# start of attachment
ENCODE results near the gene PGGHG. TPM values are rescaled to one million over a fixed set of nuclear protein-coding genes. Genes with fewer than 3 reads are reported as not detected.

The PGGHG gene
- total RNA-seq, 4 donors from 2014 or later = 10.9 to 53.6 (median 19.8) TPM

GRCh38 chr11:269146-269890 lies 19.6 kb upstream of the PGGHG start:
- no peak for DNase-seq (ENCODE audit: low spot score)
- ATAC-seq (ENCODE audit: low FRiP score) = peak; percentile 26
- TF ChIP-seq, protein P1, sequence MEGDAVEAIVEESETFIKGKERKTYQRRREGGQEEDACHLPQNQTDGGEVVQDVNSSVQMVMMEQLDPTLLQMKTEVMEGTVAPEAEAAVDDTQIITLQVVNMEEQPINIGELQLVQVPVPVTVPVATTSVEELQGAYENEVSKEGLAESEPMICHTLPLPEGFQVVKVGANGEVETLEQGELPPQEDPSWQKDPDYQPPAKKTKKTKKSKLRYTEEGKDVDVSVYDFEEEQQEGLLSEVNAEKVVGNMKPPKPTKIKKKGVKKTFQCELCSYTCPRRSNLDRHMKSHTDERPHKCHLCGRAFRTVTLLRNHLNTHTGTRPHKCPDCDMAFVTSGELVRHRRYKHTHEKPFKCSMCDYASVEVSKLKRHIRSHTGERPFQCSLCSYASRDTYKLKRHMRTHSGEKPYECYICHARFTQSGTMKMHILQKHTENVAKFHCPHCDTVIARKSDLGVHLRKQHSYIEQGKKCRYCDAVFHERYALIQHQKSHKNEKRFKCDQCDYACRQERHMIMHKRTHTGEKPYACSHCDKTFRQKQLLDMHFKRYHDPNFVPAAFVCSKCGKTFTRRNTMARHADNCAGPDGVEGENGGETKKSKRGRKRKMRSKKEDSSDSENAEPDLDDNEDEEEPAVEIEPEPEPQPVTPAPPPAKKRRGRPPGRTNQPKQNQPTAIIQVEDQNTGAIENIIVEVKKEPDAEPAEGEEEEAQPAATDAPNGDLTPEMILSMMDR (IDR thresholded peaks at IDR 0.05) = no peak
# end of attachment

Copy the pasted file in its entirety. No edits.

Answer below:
ENCODE results near the gene PGGHG. TPM values are rescaled to one million over a fixed set of nuclear protein-coding genes. Genes with fewer than 3 reads are reported as not detected.

The PGGHG gene
- total RNA-seq, 4 donors from 2014 or later = 10.9 to 53.6 (median 19.8) TPM

GRCh38 chr11:269146-269890 lies 19.6 kb upstream of the PGGHG start:
- no peak for DNase-seq (ENCODE audit: low spot score)
- ATAC-seq (ENCODE audit: low FRiP score) = peak; percentile 26
- TF ChIP-seq, protein P1, sequence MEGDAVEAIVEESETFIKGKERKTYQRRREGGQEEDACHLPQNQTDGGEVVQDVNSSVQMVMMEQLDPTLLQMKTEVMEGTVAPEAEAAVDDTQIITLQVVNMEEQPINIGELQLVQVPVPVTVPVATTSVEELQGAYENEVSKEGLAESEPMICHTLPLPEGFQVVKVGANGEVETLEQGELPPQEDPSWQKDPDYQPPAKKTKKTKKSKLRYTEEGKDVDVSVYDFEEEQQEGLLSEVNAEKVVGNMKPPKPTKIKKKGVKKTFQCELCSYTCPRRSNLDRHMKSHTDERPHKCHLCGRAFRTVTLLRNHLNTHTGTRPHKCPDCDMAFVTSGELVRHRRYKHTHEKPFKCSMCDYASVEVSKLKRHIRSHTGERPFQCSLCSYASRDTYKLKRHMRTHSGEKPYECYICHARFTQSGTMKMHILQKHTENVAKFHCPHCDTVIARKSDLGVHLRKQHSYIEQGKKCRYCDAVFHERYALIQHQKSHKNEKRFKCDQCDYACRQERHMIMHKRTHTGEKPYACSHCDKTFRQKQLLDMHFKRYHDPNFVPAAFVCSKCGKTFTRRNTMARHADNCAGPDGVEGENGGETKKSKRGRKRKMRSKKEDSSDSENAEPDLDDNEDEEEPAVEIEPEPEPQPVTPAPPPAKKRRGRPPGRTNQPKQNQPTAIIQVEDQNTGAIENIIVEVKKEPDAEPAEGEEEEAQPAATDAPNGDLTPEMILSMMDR (IDR thresholded peaks at IDR 0.05) = no peak